Study Finds Link To Nursing Home Falls and Antidepressants

According to a recent study by the Institute for Aging Research of Hebrew SeniorLife (an affiliate of Harvard Medical School), nursing home residents taking certain antidepressant medications are at an increased risk of falling in the days following the start of a new prescription or a dose increase of their current drug.  The study found that nursing home residents are five times more likely to fall within two days of a new prescription for or an increased dose of a some antidepressants.

The findings suggest that nursing home staff should closely monitor residents following a prescription change to prevent potential falls. The risk of falls, lead author Sarah D. Berry, M.D., M.P.H. says, certain antidepressants, can cause postural hypotension, a dramatic decrease in blood pressure upon standing, sedation and coordination problems that may all lead to falls.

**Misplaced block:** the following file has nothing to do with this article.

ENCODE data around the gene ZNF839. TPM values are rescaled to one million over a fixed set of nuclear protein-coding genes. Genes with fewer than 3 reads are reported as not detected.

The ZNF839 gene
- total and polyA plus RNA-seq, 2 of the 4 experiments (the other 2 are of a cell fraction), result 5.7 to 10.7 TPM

According to some estimates, more than one-third of the country's nearly 1.6 million nursing home residents take some type of antidepressant medication.  In light of her findings, says Dr. Berry, an instructor in medicine at Harvard Medical School, "nursing home staff should keep a watchful eye on residents in the days following an antidepressant change to prevent falls and clinicians should avoid making changes on weekends or during times when unfamiliar staff is present." For more, read the story.



Robert W. Carter, Jr. is a Virginia attorney whose law practice is dedicated to protecting the rights of the victims of nursing home and assisted living neglect and abuse in Richmond, Roanoke, Norfolk, Lynchburg, Danville, Charlottesville, and across Virginia.

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